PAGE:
Orlando Cepeda, Giants legend and Hall of Famer, dead at 86


San Francisco Giants legend and Baseball Hall of Famer Orlando Cepeda “passed away peacefully” on Friday night, his family confirmed in a statement to the team. He was 86. 

“Our beloved Orlando passed away peacefully at home this evening, listening to his favorite music and surrounded by his loved ones,” his wife, Nydia, said in a statement shared by the Giants on Friday. 

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Orlando Cepeda, of the S.F. Giants, during spring training. (Getty Images)

“We take comfort that he is at peace.”

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A cause of death was not released. The heartbreaking news of Cepeda’s passing comes just a little over a week after the death of former Giants teammate Willie Mays. 

“What another gut punch,” Giants manager Bob Melvin said of the difficult month for the organization. “Another incredible personality. Just beloved here, the statue out front. The numbers he put up. There are a lot of legends here. He was certainly right in the middle of that. To have it so close in proximity to Willie, it’s kind of staggering.”

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(l-r) San Francisco Giants’ Orlando Cepeda, Willie Mays at the Polo Grounds in New York, NY, on September 11, 1963. (Bank/NBCUniversal via Getty Images via Getty Images)

Cepeda, nicknamed “The Baby Bull,” played first base during his 17 seasons in the majors, beginning with the Giants. He also spent time with St. Louis, Atlanta, Oakland, Boston and Kansas City. In the spring of 1969, Cepeda was traded by the Cardinals to the Braves for Joe Torre.

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Named the 1958 NL Rookie of the Year with San Francisco and NL MVP in 1967 with St. Louis, Cepeda would play in three World Series, winning one in 1967. In 1961, he led the NL with 46 homers and 142 RBIs. An 11-time All-Star, Cepeda was a .297 career hitter with 379 home runs.

“Orlando Cepeda was one of the best hitters of his generation. He starred for three historic National League franchises, and the 11-time All-Star played alongside Hall of Fame players throughout his career,” Commissioner Rob Manfred said in a statement.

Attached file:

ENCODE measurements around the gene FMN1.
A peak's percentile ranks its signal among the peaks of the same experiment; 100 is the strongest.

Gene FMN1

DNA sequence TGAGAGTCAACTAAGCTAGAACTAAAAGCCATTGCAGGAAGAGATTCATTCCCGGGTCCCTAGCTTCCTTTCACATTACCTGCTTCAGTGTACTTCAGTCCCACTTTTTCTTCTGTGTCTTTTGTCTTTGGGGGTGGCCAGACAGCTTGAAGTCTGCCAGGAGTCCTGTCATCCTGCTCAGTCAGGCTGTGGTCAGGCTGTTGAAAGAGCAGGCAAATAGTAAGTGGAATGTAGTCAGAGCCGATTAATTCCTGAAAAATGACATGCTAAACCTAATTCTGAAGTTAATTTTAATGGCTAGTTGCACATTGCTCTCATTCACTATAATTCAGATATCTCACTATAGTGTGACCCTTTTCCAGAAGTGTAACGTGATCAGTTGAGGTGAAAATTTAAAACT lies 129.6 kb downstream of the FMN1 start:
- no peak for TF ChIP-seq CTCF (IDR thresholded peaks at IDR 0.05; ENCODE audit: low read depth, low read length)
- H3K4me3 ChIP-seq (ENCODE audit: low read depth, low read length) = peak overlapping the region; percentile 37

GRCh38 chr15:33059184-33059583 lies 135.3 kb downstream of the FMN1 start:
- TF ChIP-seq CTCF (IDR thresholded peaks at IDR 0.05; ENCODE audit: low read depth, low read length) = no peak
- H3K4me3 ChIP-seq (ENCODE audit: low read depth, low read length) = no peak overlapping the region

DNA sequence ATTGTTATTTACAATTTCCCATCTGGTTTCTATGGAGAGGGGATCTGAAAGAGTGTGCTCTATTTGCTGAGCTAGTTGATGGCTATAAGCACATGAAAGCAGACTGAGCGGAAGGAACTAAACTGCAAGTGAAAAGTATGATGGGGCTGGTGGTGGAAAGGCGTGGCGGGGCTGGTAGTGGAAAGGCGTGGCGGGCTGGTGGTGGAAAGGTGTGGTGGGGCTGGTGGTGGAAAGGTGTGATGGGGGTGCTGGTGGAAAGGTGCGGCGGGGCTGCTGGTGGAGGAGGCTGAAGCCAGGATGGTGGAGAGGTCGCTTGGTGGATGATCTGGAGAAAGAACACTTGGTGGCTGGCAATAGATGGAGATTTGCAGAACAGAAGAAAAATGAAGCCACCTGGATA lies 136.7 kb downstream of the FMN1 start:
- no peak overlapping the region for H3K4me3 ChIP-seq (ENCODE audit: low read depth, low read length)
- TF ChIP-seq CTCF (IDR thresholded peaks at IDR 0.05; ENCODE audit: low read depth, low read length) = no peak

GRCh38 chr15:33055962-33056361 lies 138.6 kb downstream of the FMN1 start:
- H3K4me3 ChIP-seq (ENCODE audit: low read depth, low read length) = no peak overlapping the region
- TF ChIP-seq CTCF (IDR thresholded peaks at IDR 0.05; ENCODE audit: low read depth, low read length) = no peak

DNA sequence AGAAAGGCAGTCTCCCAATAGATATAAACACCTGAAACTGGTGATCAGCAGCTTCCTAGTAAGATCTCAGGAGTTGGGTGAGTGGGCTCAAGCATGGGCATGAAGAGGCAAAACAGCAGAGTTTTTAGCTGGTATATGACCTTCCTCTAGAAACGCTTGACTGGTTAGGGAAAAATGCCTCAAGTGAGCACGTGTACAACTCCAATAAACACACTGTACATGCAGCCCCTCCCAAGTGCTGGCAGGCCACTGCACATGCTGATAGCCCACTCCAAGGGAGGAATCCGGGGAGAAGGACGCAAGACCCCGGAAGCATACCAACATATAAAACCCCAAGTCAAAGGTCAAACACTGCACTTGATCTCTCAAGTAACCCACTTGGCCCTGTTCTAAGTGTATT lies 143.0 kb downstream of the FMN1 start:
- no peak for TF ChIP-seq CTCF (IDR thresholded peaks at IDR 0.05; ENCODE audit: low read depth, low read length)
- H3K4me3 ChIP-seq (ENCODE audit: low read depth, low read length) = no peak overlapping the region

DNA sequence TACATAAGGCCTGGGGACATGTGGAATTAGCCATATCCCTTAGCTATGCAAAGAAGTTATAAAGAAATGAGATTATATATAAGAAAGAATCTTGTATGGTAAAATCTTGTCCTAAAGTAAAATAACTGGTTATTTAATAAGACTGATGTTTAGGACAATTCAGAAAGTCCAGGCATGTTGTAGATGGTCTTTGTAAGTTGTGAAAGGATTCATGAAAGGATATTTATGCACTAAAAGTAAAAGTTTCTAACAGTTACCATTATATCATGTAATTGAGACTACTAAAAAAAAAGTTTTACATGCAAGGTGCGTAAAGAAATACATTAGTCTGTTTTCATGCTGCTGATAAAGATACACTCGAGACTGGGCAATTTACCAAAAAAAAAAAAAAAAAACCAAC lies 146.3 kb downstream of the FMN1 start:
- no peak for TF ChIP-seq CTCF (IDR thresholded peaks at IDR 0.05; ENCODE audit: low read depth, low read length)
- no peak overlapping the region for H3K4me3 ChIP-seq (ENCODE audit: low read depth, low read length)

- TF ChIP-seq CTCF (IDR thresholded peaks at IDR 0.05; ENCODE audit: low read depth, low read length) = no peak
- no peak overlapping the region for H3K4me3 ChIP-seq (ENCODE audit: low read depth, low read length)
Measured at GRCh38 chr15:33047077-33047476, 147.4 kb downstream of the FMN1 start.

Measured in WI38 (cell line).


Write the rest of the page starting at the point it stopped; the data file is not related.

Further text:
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Orlando Cepeda, #30 of the San Francisco Giants, swings at the pitch during an MLB game agianst the Los Angeles Dodgers on May 20, 1961, at Candlestick Park in San Francisco, California. The Dodgers’ catcher is Norm Sherry, #34, and the umpire is Dusty Boggess.   (Hy Peskin/Getty Images)

“Orlando was the 1958 National League Rookie of the Year when Major League Baseball debuted in San Francisco, where later ‘The Baby Bull’s’ number 30 was retired. In 1967, he earned NL MVP honors during the St. Louis Cardinals’ World Championship season.”

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Manfred continued, “Orlando overcame challenges throughout his life to build a Hall of Fame career. This beloved figure from Puerto Rico was one of the many players of his era who helped turn baseball into a multicultural game. On behalf of Major League Baseball, I extend my deepest condolences to his family, his friends across our game, and his many fans in Puerto Rico, San Francisco, St. Louis, Atlanta and beyond.”

After his playing career ended, Cepeda was convicted in 1976 in San Juan, Puerto Rico, of smuggling marijuana and sentenced to five years in prison. He served less than a year, but the conviction likely led to his not being elected to the Hall of Fame by the Baseball Writers’ Association of America.

He was later elected by the Veterans Committee in 1999.

The Associated Press contributed to this report. 

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